Making movies is a risky business for independent producers, but every so often a film comes along that smashes expectation and proves that indies aren't just for the art house crowd. In tandem with the launch of our new Inside Indie section, THR recognizes the highest-grossing independent films of all time.
By far the highest-grossing martial arts film of all time, Crouching Tiger, Hidden Dragon also takes the crown for being the highest-grossing foreign film in the U.S., taking in $128 million domestically. Its high-flying wirework choreographed by Yuen Wo Ping captivated the American audiences who were unaccustomed to seeing such imaginative combat.
U.S. Release: December 22, 2000. Rated PG-13.
9. 'Pulp Fiction'
$213.9 million worldwide.
In his sophomore directorial effort, the 30-year-old Quentin Tarantino mystified audiences with crackling dialogue and a glowing suitcase. The film would go on to earn the filmmaker his first Academy Award, shared with Roger Avary, for screenplay written directly for the screen (since renamed original screenplay).
U.S. Release: October 14, 1994. Rated R.
8. 'Fahrenheit 9/11'
$222.4 million worldwide.
Easily the most controversial movie of the year and maybe the decade, Michael Moore's damning documentary about the inefficiencies of the Bush administration rode the headlines all the way to the bank, and proved that the more waves he makes, the more money he takes.
U.S. Release: June 25, 2004. Rated R.
7. 'Good Will Hunting'
$225.9 million worldwide.
A film about a wunderkind, written by two wunderkinds, Good Will Hunting was the launchpad for two of Hollywood finest talents. Matt Damon transitioned into a global action star/Oscar-nominated actor and Ben Affleck became the thoughtful, Oscar-winning multihyphenate.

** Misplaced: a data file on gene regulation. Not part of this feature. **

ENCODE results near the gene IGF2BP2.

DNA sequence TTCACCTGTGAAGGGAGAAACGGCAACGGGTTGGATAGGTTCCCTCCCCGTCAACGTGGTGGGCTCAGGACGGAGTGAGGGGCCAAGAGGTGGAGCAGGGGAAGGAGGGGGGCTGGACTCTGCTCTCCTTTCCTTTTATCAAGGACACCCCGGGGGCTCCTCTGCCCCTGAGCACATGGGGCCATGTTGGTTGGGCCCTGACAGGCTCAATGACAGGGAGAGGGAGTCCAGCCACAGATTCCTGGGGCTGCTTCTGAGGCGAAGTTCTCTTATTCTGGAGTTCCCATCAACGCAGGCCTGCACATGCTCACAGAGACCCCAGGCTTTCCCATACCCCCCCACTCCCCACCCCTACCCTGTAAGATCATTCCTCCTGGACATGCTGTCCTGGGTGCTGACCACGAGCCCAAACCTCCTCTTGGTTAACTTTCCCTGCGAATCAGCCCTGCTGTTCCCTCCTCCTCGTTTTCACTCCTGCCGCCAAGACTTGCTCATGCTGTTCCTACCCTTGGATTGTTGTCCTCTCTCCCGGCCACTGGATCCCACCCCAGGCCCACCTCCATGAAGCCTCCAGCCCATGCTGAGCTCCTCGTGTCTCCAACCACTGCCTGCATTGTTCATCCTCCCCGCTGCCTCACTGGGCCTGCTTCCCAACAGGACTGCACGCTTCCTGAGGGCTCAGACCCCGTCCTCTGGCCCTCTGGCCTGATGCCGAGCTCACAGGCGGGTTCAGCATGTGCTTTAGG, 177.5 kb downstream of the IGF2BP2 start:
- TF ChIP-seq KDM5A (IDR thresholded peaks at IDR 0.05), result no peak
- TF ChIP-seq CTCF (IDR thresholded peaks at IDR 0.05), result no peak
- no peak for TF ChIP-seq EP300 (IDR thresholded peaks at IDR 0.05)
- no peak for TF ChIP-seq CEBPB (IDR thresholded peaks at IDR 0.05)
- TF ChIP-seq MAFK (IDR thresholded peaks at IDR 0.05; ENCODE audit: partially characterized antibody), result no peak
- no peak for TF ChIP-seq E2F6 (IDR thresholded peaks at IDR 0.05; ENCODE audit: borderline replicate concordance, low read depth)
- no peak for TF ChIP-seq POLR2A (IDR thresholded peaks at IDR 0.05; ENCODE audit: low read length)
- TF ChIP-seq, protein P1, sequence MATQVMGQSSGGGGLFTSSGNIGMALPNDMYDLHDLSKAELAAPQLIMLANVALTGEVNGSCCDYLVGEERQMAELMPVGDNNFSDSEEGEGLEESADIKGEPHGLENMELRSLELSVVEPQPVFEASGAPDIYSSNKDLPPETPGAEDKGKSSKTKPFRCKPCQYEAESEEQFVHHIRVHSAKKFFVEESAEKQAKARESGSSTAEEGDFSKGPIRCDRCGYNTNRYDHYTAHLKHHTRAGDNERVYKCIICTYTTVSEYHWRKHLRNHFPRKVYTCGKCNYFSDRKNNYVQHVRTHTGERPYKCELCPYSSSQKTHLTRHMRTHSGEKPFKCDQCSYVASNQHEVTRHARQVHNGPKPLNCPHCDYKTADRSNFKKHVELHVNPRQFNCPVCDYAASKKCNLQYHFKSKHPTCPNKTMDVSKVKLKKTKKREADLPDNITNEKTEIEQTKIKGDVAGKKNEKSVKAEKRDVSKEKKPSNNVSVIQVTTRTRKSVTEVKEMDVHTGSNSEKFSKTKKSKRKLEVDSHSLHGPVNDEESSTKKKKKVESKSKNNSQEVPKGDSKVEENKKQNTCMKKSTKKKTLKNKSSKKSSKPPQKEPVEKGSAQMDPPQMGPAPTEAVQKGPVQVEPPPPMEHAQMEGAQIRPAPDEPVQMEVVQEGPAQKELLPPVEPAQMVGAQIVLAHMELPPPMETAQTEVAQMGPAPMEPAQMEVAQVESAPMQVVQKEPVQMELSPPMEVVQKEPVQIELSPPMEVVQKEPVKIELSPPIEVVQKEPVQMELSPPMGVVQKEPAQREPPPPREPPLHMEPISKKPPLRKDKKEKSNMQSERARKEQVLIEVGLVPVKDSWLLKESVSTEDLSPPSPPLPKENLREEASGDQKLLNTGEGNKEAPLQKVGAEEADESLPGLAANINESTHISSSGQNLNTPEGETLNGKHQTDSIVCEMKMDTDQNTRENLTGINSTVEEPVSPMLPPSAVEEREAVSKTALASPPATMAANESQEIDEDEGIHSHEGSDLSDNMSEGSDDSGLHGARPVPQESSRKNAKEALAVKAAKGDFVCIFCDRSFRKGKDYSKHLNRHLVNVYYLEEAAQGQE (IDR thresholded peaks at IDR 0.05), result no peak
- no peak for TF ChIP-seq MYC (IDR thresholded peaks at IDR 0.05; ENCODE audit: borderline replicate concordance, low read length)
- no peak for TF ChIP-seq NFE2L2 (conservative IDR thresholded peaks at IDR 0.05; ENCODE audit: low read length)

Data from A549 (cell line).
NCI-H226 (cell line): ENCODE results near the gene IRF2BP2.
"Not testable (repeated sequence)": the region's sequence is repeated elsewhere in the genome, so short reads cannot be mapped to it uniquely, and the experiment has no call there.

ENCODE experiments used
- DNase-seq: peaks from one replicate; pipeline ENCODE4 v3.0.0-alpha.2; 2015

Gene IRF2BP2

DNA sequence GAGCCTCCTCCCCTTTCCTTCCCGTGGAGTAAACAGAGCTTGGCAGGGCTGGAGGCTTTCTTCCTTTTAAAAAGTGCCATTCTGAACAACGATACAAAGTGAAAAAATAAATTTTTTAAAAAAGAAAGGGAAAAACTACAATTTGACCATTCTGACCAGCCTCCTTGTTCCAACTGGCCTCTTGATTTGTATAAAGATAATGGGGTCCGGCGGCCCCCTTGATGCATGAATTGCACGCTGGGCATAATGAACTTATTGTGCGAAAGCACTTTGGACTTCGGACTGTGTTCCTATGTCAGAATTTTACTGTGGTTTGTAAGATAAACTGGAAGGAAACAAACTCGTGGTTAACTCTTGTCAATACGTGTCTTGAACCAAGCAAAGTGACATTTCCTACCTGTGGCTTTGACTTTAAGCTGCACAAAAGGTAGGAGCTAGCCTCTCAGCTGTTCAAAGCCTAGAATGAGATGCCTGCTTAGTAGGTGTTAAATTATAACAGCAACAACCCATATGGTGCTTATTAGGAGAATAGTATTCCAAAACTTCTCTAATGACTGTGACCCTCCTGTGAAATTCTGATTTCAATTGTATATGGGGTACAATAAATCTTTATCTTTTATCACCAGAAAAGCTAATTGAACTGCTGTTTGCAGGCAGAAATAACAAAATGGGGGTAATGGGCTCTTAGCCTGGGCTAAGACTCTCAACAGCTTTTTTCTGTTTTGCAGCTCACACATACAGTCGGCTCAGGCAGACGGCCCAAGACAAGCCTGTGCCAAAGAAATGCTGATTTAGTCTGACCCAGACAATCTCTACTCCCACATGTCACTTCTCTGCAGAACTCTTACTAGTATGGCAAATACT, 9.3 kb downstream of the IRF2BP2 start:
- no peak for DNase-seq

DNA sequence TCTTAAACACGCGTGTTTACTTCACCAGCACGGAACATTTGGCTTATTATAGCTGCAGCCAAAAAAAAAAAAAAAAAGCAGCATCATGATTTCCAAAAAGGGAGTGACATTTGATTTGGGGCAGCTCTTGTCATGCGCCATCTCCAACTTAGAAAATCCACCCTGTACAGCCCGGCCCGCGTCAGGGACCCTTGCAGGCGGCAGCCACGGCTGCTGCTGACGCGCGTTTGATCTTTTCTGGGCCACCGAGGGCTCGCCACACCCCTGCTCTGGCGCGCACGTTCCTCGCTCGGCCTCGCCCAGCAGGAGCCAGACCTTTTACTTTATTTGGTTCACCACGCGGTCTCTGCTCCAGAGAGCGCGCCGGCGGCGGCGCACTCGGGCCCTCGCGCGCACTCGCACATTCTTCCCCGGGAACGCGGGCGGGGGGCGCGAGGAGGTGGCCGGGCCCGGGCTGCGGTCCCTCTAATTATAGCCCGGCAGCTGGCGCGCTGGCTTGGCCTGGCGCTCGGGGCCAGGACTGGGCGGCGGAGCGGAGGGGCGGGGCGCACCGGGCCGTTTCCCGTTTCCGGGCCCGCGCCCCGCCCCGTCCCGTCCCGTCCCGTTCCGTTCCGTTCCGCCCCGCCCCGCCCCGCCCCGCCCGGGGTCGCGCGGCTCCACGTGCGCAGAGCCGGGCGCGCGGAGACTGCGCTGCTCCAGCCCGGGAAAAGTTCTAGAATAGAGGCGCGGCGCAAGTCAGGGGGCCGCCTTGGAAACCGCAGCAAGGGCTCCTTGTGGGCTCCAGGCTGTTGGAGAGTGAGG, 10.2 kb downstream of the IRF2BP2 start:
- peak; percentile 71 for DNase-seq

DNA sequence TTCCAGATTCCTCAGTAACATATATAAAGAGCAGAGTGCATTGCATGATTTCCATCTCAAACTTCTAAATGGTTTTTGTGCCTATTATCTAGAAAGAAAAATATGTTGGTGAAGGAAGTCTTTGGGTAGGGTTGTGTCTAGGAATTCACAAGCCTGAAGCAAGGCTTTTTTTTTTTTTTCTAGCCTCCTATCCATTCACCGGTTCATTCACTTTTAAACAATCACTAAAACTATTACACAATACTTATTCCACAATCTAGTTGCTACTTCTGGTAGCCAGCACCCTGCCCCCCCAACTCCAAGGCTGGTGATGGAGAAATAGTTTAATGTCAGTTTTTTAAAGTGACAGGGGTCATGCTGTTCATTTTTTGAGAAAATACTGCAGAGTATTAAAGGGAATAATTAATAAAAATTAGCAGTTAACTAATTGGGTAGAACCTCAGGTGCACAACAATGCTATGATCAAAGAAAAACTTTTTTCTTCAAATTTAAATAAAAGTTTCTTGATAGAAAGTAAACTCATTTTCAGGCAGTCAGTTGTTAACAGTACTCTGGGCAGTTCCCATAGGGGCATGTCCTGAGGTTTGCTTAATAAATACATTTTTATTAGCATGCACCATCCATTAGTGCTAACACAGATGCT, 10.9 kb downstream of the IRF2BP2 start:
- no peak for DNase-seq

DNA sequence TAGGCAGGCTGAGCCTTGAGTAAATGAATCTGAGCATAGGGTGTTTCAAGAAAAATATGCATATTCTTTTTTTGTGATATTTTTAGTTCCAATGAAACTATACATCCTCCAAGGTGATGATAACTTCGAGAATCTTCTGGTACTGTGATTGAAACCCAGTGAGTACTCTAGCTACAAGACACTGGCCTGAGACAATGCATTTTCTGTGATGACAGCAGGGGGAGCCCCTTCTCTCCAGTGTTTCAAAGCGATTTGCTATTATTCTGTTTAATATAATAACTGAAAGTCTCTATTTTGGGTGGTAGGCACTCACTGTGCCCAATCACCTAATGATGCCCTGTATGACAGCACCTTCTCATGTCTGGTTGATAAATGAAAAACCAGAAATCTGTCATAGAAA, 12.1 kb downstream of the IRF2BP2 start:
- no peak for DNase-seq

U.S. Release: January 9, 1998. Rated R.
$231.4 million worldwide.
The film's sly wit and objective nature provided a fresh and light-hearted glimpse into the ever-divisive issue of teen pregnancy. Diablo Cody's debut script went on to win her the Oscar for best original screenplay.
U.S. Release: December 25, 2007. Rated PG-13.
5. 'The Blair Witch Project'
$248.6 million worldwide.
Perhaps the most profitable film of all time, with a reported budget of $25,000, The Blair Witch Project popularized the now ubiquitous and hyperprofitable genre of "found footage" films.
U.S. Release: July 30, 1999. Rated R.
4. 'Shakespeare in Love'
$289.3 million worldwide.
Preproduction started way back in 1991 when the project was under the Universal banner, but when rising star Julia Roberts dropped out of the lead role of Juliet, Uni balked and dropped the project. Once in turnaround the other majors didn't touch it, but Harvey Weinstein's Miramax swooped in, bankrolled it, and ended up with the best picture statuette at the 71st Academy Awards.
U.S. Release: January 8, 1998. Rated R.
3. 'My Big Fat Greek Wedding'
$368.7 million worldwide.
Despite the fact that it never held the No. 1 spot on the box office charts, the Joel Zwick-directed romantic comedy, which reportedly cost $6 million to make, proved to be one of the most profitable films of all time and the second-highest-grossing romantic comedy of all time.
U.S. Release: August 2, 2002. Rated PG.
2. 'Slumdog Millionaire'
$377.9 million worldwide.
Danny Boyle's eclectic adaptation of Vikas Swarup's novel Q & A garnered widespread critical acclaim, and went on to take home best picture, best director and best adapted screenplay at the 2009 Academy Awards.
U.S. Release: January 23, 2009. Rated R.
1. 'The Passion of the Christ'
$611.9 million worldwide.
Financed by Mel Gibson himself, without the safety net of a distributor in place, the film went on to become the highest-grossing indie of all time and the second-highest-grossing R-rated film of all time.
Who better to judge the best movies of all time than the people who make them? Studio chiefs, Oscar winners and TV royalty all were surveyed as THR publishes its first definitive entertainment-industry ranking of cinema's most superlative. View gallery